Three Poems by Rebecca Porte

You claim some golden age is upon us

When you need me most, I am quicksilver, mad as a hatter, falling with the Perseids. We enter the hungry atmosphere of the planet, so many white scars of evening, pass through a checkpoint. They examine our passports, though none are denied entrance but those who are willing to burn. As to the rest, they change our names and offer us all sorts of things we never asked for. That is the price of gravity, to shed your other self, flinch at a familiar voice, forget the starry void, which you can barely stand to see now a ribbon of Augusts unspools from the place your tongue used to be.

This is the love of the stone smoking in its crater, before a cooling anonymity brushes the fever from its brow, smoothes the lunar pockmarks clean away. Join the witness protection program for fun and profit. Let thy dwelling place be a cheap hotel. Let thy suitcase be waterproof. Wear only that which is changeable and light. Resist the wanton lucidities of the sun. Don’t look up. Don’t shoot the messenger. Down here they are calling you by a different name to which you are always slightly too slow to respond.


I’m for damage (sweet damage)

We tutored the minotaur in secret. He could not tell our faces apart. His madness was not genius, it was the narrowing of the world to a pattern obsessively traced, a habit of eating always in the same grisly order, elflocks to marrow, smoking the same brand of cigarette, breaking the gnomon off the sundial, counting the torchieres between the margin and the center fourteen times before sleep.

Nobody’s blaming anybody.

Catastrophe was parentless. In that world gravity was outlaw, a long Icarian game. Nothing held us together. Entropy whickered in the eaves. When we were mazemakers, each moment was secretly betrothed to a consequence just as it was born. Aromatic clouds dyed the air the right color for breathing. There were reasonable facsimiles everywhere. Decisions about how long to stretch a second took hours. Certain foods induced nausea but always, always the echo of a face in the fields and mornings shot with curious rhythms that seemed to involve the traffic light, the wax robin and the wounded hare, the marquetry of red shade riming the kitchen table, so that the monstrous whole seemed our own designing all along. When I returned, everything was personal and probable again, but singular, so singular it hurt for many moons, an accidental conspiracy of space.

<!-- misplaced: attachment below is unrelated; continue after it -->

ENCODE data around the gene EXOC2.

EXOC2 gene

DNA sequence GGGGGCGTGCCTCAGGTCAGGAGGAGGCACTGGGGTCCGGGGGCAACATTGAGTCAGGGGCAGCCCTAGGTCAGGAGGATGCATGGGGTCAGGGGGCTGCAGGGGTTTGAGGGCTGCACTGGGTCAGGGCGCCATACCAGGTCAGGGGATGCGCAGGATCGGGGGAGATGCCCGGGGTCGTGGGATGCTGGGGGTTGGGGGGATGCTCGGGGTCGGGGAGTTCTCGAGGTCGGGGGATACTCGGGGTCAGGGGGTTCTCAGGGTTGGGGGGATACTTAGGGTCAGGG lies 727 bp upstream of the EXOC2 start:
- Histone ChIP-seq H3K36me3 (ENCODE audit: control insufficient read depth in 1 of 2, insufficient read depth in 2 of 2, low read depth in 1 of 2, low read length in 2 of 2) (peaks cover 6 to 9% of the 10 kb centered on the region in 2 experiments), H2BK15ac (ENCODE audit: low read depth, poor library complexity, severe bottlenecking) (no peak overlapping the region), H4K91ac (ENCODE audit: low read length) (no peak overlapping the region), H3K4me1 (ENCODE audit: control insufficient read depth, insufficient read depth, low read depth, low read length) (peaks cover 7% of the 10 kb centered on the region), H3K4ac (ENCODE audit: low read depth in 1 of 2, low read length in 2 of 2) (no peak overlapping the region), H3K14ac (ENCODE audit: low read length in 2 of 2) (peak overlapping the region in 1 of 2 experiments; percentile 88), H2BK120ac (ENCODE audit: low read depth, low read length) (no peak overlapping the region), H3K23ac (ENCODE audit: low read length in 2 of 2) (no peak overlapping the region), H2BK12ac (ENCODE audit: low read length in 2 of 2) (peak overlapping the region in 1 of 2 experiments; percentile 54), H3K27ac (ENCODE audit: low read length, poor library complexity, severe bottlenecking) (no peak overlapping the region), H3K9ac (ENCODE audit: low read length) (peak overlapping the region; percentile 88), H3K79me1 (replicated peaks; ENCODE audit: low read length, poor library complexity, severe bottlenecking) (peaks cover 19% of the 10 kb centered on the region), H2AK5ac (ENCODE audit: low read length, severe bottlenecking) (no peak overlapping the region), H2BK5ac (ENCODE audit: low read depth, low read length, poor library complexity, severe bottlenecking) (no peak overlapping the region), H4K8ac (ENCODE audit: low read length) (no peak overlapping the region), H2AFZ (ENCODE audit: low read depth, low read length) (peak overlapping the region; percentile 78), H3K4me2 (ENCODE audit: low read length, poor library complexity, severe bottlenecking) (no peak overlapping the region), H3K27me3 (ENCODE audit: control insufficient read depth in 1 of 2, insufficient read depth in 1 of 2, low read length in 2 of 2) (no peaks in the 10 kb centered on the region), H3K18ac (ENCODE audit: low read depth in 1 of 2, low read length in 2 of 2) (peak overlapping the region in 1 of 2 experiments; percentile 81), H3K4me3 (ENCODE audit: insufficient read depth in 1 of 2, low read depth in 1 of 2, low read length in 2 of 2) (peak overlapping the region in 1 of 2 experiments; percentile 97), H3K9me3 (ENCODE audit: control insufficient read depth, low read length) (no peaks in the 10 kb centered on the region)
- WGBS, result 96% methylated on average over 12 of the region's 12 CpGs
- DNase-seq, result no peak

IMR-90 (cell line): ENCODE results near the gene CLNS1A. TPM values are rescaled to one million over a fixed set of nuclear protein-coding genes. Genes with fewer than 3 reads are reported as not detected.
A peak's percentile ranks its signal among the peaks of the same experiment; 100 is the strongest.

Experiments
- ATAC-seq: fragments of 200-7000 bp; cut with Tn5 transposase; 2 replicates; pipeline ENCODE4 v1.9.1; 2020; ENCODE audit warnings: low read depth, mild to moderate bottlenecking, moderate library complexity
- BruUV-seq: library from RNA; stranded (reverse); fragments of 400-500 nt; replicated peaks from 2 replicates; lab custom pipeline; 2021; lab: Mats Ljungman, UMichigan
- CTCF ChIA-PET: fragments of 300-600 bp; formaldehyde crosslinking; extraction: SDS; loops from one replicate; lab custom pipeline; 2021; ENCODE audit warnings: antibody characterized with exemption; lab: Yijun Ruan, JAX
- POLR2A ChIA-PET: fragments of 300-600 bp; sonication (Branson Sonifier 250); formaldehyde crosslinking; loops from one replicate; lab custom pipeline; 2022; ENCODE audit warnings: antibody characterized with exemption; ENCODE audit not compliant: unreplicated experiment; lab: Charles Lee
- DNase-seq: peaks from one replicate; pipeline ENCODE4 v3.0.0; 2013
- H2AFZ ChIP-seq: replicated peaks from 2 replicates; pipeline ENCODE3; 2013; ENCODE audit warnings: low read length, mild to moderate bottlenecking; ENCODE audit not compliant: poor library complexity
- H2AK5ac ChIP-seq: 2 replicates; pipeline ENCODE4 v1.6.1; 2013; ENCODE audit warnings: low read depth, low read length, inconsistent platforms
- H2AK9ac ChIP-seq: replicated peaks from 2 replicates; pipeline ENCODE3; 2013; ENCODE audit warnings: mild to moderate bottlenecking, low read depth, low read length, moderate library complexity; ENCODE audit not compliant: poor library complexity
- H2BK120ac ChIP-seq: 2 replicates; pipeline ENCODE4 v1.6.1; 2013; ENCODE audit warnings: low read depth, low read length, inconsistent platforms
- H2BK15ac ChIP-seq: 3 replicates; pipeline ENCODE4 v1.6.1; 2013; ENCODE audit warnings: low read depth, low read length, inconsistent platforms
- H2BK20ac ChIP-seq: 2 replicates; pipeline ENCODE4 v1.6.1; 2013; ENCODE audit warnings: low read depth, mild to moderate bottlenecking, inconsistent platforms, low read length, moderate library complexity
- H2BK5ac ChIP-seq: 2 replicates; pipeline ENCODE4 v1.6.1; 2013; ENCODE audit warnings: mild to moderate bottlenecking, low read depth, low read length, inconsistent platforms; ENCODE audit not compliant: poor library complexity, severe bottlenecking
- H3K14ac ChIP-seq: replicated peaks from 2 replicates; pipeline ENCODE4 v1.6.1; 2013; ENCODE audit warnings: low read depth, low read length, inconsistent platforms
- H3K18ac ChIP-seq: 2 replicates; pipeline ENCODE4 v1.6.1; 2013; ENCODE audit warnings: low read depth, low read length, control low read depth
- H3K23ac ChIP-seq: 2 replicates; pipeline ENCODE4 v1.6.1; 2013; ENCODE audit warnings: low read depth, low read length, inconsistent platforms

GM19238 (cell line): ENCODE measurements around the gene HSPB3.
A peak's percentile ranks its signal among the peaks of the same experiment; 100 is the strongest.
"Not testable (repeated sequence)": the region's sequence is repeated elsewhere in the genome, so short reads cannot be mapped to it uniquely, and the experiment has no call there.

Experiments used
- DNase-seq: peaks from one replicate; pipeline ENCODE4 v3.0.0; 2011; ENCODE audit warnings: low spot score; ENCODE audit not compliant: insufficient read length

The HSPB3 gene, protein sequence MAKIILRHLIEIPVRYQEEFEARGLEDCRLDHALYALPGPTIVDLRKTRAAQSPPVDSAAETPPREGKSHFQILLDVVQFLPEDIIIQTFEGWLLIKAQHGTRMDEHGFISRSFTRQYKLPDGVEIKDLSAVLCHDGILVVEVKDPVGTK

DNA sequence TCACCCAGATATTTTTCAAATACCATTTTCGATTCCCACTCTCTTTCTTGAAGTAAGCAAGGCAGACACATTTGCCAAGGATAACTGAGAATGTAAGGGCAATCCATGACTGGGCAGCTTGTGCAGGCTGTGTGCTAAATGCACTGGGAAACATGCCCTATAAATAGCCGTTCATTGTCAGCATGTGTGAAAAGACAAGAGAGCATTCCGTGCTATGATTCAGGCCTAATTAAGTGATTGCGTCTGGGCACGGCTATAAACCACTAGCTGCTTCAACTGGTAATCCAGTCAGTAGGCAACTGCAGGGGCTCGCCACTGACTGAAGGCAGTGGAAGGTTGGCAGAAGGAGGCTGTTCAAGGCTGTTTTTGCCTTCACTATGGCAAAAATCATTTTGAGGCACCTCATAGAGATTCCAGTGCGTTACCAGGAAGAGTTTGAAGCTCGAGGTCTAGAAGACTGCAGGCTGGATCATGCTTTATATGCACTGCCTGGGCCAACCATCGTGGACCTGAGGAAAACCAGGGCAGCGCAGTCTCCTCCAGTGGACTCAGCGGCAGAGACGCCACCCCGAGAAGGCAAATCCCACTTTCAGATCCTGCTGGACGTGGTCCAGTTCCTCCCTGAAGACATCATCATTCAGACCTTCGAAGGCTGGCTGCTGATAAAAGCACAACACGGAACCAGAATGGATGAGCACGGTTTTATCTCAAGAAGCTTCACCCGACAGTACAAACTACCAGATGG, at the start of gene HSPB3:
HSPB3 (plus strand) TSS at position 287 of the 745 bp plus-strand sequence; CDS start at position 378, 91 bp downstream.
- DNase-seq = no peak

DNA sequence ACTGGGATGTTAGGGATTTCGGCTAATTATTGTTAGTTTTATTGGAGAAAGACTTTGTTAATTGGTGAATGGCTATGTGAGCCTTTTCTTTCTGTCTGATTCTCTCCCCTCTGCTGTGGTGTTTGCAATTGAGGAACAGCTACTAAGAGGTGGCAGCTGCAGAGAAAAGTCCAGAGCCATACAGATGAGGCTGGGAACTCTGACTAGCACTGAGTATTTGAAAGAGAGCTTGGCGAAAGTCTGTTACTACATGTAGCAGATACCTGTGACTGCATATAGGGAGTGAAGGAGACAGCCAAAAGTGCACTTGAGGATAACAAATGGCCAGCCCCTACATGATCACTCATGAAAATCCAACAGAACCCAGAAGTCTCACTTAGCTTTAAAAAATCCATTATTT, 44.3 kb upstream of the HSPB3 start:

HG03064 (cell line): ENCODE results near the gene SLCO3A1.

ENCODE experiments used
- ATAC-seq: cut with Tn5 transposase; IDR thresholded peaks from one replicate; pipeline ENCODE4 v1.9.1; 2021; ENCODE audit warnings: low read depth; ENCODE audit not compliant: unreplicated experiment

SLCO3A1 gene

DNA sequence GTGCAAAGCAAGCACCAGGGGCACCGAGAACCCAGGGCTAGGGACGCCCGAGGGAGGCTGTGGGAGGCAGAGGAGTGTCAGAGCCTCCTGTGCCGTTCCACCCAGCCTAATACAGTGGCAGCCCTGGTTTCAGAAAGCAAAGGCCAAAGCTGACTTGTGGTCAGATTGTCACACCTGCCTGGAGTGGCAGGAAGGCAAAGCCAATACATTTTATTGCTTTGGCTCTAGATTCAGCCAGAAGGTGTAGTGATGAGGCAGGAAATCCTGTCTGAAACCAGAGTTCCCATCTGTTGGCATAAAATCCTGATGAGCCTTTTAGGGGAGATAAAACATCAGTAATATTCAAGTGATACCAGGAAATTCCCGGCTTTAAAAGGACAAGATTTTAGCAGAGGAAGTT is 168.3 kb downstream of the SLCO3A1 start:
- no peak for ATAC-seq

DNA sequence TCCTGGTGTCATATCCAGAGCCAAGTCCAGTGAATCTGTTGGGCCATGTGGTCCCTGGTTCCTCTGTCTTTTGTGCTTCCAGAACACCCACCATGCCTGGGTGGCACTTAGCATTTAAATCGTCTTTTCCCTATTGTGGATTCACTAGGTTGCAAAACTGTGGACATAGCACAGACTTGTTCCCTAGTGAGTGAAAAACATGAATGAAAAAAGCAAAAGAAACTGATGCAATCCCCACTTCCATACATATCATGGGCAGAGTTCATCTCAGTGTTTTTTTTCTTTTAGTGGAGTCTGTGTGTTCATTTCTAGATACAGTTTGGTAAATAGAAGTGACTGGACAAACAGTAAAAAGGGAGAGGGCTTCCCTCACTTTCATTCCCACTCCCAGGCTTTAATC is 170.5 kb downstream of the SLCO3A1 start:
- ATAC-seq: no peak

The mean and mawkish world did not require our valiance. For this reason, we decided to be brave. Bravery involved the testing of various metals against our tongues. Brazen alloys tasted strongly of heat, weakly of curried spinach. Copper smacked of a particular cut sustained when a kitchen knife slid through the flesh of your forearm like the fin of a shark through the taffeta waters of a Jacques Cousteau adventure. You will recall the consequences of silver most vividly for it proved what you had suspected always: you were born a beast. It cannot be helped, only known and kissed.

The great red fireflies flare and flame together. Plans are troubling, no matter their intent. Chaos is equally perverse. Do you think, because there is no saffron in the gruel, the hungers will not come to the daughters of the orchid? They will weave hoodies of flax and nettles to warm and punish and this of all urges they will call “natural.” Everything plundered, everything wrecked they will measure like a garment, though they mean to fashion a naked world of their mercy, one where we touch each other (hosanna). They will burn you a copy of this mix to keep for your very own.


Good intentions paving company

What is your metaphysics? A few conditions dreamed up for the purpose and pleasure of breaking them anew. It is a question not of any view of the world but of every view of the world, for each is a guerrilla screening of a small, indescribably luminous movie in an impromptu outdoor theater, hastily assembled, then utterly destroyed, never to be seen again.

Let it be known: my first memory is of knives.

Let it be known: my first memory is of comets over Veracruz.

Let it be known: my first memory is of a color I can no longer perceive.

Somewhere close is the fatal stranger who will bring you a suitcase full of untraceable poisons to use as you wish. He writes for the city–don’t give it away–his loyalties are desperate, secret, unsound. And I don’t need to tell you what it’s like to be the last survivor of an alien race. For his mission to succeed, he must believe you can kill like a god and you must believe you can die like one. It’s only a little sibling rivalry in the end.

But soft, challengers, all is not lost! We all wear the same paperbacks as hats and to some degree or another our parasols deflect the self-same radiation. That’s universal love for you. Everyone’s first allegiance is to a heat ray or a dangerous mineral, a planet seen only in dreams.


Rebecca Porte Rebecca Porte

Rebecca Porte lives in Ann Arbor, Michigan.

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